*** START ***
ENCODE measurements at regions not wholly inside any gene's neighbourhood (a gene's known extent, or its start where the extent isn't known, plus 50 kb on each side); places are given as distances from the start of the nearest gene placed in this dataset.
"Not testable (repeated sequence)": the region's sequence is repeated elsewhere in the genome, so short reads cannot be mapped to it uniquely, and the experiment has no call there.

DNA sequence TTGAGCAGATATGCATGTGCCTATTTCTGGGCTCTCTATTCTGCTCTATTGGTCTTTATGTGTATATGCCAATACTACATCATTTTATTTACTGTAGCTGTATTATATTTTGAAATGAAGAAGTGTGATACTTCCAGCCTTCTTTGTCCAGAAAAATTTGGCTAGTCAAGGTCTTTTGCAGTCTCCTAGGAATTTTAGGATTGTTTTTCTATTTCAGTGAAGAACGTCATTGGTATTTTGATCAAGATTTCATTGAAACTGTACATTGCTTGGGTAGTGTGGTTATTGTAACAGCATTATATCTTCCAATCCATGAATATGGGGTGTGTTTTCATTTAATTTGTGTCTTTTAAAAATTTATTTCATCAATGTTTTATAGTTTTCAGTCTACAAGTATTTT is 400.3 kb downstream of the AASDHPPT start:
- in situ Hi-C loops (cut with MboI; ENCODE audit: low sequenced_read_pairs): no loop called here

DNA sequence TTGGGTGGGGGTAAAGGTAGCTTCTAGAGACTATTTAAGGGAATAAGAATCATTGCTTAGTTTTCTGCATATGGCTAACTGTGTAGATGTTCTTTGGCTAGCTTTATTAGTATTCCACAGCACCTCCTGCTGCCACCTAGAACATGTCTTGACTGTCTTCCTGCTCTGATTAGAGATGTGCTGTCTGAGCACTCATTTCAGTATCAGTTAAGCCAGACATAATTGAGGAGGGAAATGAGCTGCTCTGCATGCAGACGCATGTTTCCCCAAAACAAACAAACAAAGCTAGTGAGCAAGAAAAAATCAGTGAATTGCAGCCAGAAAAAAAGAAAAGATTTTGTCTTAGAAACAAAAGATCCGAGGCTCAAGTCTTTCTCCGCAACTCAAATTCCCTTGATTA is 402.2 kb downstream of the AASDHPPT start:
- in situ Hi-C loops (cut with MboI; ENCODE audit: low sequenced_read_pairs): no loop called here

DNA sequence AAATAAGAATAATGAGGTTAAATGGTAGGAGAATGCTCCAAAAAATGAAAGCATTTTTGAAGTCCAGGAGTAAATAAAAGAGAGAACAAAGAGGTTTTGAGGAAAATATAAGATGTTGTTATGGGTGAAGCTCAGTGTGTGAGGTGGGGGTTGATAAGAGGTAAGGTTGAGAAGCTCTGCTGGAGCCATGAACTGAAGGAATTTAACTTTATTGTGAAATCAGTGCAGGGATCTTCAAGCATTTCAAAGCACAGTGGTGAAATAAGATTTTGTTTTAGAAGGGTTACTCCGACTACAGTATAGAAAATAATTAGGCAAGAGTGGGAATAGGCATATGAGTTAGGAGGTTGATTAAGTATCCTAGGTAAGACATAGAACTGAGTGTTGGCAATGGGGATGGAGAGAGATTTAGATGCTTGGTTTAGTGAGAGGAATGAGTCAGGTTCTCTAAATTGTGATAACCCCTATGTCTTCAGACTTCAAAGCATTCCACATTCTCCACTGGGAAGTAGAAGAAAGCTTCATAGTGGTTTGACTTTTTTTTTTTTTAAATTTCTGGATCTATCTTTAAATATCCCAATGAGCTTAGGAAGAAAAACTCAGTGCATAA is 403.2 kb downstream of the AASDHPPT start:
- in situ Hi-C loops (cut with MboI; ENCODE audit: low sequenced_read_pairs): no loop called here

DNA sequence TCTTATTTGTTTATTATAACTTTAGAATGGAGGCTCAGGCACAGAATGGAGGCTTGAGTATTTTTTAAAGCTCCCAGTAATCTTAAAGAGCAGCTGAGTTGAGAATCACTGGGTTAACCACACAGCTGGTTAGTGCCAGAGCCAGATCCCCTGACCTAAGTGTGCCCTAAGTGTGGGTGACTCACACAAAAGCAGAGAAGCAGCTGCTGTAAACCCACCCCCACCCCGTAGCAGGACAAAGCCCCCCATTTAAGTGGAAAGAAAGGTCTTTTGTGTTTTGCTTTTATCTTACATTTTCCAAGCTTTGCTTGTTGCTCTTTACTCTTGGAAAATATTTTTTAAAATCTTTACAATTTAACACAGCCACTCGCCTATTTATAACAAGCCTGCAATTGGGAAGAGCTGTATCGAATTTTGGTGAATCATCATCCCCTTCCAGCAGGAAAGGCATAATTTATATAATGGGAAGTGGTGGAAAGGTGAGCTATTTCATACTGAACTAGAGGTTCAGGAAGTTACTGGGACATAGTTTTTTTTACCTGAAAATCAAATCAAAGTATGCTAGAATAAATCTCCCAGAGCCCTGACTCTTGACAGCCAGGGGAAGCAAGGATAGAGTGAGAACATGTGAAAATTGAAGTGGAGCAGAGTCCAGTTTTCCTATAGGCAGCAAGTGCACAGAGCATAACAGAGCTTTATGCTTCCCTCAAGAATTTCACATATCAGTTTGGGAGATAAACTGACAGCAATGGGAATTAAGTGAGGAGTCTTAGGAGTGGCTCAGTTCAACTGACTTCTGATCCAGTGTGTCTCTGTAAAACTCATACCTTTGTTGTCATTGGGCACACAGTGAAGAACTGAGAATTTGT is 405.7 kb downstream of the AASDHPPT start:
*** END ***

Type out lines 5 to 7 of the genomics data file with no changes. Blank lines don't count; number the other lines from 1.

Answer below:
DNA sequence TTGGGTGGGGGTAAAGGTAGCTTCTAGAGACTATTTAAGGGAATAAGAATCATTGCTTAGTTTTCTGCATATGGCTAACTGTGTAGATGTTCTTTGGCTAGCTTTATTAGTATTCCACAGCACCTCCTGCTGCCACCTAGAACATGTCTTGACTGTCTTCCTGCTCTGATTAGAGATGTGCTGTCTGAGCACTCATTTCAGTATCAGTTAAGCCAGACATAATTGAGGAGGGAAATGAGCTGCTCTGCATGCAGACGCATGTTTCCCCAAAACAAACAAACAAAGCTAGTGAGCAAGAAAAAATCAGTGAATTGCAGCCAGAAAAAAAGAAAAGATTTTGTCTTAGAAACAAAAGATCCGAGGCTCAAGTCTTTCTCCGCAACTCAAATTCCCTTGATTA is 402.2 kb downstream of the AASDHPPT start:
- in situ Hi-C loops (cut with MboI; ENCODE audit: low sequenced_read_pairs): no loop called here

DNA sequence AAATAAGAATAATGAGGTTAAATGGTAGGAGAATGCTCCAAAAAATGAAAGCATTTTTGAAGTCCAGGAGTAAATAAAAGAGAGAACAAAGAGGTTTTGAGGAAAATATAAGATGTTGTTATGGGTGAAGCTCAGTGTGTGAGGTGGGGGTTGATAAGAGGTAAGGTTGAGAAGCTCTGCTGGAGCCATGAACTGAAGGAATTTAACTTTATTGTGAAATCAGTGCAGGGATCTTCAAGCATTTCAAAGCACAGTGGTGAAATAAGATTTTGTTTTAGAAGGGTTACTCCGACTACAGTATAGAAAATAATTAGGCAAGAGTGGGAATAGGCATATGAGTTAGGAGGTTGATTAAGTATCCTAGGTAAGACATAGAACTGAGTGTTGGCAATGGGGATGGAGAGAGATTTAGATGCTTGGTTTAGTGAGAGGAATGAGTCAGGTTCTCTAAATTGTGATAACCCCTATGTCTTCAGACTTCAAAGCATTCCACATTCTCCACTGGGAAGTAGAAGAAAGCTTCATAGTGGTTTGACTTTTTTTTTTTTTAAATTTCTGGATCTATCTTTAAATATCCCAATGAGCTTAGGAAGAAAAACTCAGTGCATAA is 403.2 kb downstream of the AASDHPPT start: